Technology innovations are triggering business changes. OEMs and Tier 1 suppliers are looking to collaborate more than before, not only within the industry, but also with technology companies and telecoms. In particular, they will likely work together to draft standards for emerging technologies, such as common protocols for in-vehicle connectivity and a common battery-charging infrastructure for electric cars. Additionally, OEMs are more willing to share platforms with competitors and focusing on flexible production in order to decrease R&D cost, reduce risk and decrease time to market.

Portfolio rationalization among OEMs
Following the recession, most OEMs in developed countries will be looking for sustainable, profitable growth and not just volume. Yet, emerging market OEMs will be reaching for scale as fast as they can, through acquisitions in either their home market or the developed world to build global brands and establish a global presence.

New risks arise from the globalization of the industry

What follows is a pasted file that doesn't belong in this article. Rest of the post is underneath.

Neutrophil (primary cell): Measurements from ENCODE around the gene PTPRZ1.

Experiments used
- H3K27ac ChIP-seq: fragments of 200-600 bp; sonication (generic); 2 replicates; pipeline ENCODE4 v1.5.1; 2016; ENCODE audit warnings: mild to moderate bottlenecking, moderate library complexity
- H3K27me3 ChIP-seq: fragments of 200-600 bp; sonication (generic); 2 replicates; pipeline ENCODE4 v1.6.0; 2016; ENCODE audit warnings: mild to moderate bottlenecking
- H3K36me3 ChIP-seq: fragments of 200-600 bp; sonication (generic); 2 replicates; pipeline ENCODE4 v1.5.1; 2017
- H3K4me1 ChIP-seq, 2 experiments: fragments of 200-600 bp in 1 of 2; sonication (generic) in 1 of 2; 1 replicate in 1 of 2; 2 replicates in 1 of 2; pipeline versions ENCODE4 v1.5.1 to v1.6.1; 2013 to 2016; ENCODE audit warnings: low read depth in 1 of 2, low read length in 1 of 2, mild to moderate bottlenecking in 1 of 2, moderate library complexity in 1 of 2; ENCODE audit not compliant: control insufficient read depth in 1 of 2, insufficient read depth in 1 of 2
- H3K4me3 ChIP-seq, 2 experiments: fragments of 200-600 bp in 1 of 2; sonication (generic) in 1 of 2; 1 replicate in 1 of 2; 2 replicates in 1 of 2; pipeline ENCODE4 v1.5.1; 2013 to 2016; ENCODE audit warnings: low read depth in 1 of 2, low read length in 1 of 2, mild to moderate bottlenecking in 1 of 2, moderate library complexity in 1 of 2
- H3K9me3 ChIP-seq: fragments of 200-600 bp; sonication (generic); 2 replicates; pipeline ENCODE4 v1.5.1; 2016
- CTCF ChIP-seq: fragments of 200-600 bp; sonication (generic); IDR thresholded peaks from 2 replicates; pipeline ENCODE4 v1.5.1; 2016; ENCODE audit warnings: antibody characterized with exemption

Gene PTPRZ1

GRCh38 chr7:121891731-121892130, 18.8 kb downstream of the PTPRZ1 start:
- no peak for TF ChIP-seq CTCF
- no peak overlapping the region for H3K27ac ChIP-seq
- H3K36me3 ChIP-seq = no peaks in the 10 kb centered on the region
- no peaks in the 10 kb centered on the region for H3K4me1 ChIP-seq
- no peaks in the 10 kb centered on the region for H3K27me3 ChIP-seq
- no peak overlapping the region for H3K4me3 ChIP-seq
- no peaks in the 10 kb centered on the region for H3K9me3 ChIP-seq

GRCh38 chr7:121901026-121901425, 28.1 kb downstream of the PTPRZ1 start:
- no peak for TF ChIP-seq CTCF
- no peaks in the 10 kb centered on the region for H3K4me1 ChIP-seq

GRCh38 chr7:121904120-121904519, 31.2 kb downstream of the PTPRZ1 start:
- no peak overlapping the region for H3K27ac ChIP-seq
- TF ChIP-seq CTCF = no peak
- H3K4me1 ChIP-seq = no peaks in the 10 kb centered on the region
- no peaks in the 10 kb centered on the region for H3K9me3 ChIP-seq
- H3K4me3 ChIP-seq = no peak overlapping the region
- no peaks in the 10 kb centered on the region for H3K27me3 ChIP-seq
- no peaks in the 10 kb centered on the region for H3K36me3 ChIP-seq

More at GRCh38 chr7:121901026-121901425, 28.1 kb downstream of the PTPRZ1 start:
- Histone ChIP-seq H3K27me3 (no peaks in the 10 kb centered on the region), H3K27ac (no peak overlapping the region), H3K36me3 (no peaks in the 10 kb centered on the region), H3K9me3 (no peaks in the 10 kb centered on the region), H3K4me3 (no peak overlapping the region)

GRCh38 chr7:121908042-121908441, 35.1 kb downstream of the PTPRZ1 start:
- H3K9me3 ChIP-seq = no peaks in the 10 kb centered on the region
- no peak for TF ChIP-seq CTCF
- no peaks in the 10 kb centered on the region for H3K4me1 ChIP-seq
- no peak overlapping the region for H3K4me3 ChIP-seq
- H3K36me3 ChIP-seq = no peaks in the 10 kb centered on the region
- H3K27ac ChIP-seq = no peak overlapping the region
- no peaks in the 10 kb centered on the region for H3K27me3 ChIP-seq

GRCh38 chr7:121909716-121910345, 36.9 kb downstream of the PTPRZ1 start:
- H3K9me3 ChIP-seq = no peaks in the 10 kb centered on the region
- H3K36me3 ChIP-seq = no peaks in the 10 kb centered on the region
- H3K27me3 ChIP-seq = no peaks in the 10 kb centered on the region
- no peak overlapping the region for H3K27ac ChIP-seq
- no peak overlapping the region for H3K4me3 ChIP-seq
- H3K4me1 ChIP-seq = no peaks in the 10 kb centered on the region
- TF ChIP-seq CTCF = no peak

OEMs are being challenged to devise radical operational strategies to tackle the new risks emerging from globalization. From demand – supply misalignment and volatile raw material prices, to changing regulatory policies and shortage of qualified workers in developed markets, the automotive industry’s globalization efforts are facing a reality check today. In the face of these risks, the industry must implement mitigation strategies to enable the value chain to be flexible enough to adapt

Recession and OEMs press Tier 2 and 3 suppliers toward new strategies
The dramatic tightening of belts at the OEMs and Tier 1 suppliers exposed the vulnerability of Tier 2 and 3 suppliers, in particular their relatively weak financial health and the absence of product, market and customer diversity. However, rather than simply try to cope with increasing demands to do more with less, Tier 2 and 3 suppliers will need to become increasingly strategic. The winners are likely to jettison non-core businesses for greater profitability and diversify their risks by creating relationships with a range of OEMs, and developing products that can serve customers, even outside the automotive ecosystem.